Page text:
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Graham: Budget resolution must keep ObamaCare repeal debate alive

Graham: Budget resolution must keep ObamaCare repeal debate alive
© Greg Nash

Sen. Lindsey GrahamLindsey Olin GrahamSenators spar over validity of Trump impeachment trial Trump selects South Carolina lawyer for impeachment trial Democrats formally elect Harrison as new DNC chair MORE (R-S.C.) said on Sunday he would not vote for a budget resolution that did not allow the health care debate to continue.

"We're not going to vote for a budget resolution that doesn't allow the health care debate to continue," Graham, who sits on the Senate Budget Committee, said on ABC's "This Week."

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Republicans need to pass another budget resolution this fall to pave the way for tax reform, which they also want to pass by a simple majority.

They only have a one-seat advance on the Senate Budget Committee. And GOP leadership will need the support of at least 50 GOP senators to support the resolution, allowing Vice President Mike PenceMichael (Mike) Richard PenceHouse formally sends impeachment to Senate, putting Trump on trial for Capitol riot Biden White House to resume COVID-19 briefings with health officials Cancel culture comes for the moderates MORE to break a tie, on the Senate floor.

If Graham and Sen. Ron JohnsonRonald (Ron) Harold JohnsonGOP senators call for commission to investigate Capitol attack Wisconsin Democrats make ad buy calling on Johnson to resign Efforts to secure elections likely to gain ground in Democrat-controlled Congress MORE (R-Wis.) both opposed the budget resolution, as Graham threatened Sunday, it would give leadership no room for error to get the budget - and the rules for tax reform - cleared.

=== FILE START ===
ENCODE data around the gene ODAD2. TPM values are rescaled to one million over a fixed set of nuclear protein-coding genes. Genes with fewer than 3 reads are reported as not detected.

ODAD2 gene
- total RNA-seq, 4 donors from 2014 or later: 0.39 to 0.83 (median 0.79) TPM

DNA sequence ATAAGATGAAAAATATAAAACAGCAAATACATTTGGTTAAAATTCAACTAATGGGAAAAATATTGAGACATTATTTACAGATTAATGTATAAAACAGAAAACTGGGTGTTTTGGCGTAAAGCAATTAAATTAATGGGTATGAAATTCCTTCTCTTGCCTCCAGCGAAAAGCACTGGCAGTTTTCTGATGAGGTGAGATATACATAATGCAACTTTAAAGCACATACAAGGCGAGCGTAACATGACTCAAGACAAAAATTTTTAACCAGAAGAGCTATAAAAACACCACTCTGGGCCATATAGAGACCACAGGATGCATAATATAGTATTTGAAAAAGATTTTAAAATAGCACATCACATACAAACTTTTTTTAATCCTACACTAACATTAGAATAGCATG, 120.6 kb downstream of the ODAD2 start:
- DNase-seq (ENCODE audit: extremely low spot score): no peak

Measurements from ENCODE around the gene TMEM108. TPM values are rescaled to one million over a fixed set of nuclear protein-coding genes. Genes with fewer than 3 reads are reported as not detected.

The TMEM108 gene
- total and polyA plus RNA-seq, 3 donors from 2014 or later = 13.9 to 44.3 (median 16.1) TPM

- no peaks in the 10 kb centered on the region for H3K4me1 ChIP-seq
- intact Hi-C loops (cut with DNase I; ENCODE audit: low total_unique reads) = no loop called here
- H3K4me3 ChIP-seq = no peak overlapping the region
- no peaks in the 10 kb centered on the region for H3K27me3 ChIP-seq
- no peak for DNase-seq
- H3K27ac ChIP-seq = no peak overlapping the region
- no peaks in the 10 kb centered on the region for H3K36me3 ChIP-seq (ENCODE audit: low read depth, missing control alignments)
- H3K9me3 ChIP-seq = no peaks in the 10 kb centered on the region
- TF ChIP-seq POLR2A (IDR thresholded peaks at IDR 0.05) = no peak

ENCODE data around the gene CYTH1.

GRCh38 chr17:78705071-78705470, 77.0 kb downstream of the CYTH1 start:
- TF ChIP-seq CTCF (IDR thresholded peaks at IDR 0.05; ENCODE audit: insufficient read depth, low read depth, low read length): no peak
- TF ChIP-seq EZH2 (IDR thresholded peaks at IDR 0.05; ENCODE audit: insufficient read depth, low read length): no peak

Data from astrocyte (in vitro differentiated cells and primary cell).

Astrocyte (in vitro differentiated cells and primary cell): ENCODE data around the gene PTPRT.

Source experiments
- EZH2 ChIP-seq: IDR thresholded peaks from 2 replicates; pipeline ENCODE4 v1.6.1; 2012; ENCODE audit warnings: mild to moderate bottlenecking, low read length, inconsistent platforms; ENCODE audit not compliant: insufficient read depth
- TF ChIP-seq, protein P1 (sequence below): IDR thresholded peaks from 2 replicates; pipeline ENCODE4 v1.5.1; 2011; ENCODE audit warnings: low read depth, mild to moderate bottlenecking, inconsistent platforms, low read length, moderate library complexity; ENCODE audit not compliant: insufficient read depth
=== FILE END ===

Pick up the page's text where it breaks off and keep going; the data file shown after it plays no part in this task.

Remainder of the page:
Sen. Rand PaulRandal (Rand) Howard PaulSenate to vote Tuesday on Biden's secretary of State pick Leahy, not Roberts, to preside over impeachment trial Sunday shows preview: All eyes on Biden administration to tackle coronavirus MORE (R-Ky.) was the only Republican to vote against the fiscal year 2017 budget resolution passed in January, which set up ObamaCare repeal, because it didn't balance. He hasn't weighed in on the upcoming fiscal year 2018 budget.

Graham's comments come as he is trying to get his bill, co-sponsored with GOP Sen. Bill CassidyBill CassidyModerates vow to 'be a force' under Biden The Hill's Morning Report - Biden's crisis agenda hits headwinds Bipartisan Senate gang to talk with Biden aide on coronavirus relief MORE (R-La.),  cleared through the Senate before the end of the month, when the fiscal year 2017 budget resolution and the rules allowing Republicans to bypass a Democratic filibuster expire.

He said Democrats are complaining about Republicans using the same legislative process they did by using budget reconciliation to pass a health care bill.

"I think we're going to get the votes next week. We're using the exact same process the Democrats did to pass ObamaCare. They complain about a process they used," Graham said.

Graham said he doesn't expect to get Democrats on board for reform. 

"They're never going to give in to changing ObamaCare," he said of Democrats. "They're going to single payer health care. There is no bipartisan solution to health care that fundamentally changes ObamaCare, because there are stakeholders for single payer health care."

Paul and Sen. John McCainJohn Sidney McCainDeclassify the post-9/11 torture program Arizona GOP censures top state Republicans McCain, Flake and Ducey Whoopi Goldberg wears 'my vice president' shirt day after inauguration MORE (R-Ariz.) have both said they will not support the bill from Graham-Cassidy. Several other key senators remain undecided.

McCain's opposition to the legislation, announced Friday, left Republicans scrambling to get 50 votes from their conference by Sept. 30 to meet the budget reconciliation deadline. 

If an ObamaCare replacement bill isn’t signed into law by then under budget reconciliation rules, it would need 60 votes to pass.

If Republicans aren't able to pass ObamaCare repeal this week, they could include rules allowing them to pass it by a simple majority in the next budget resolution.

Sen. Orrin HatchOrrin Grant HatchMellman: What happened after Ginsburg? Bottom line Bottom line MORE (R-Utah) has noted that would require them to package healthcare and tax reform—their two biggest agenda items—together but it's "not easy."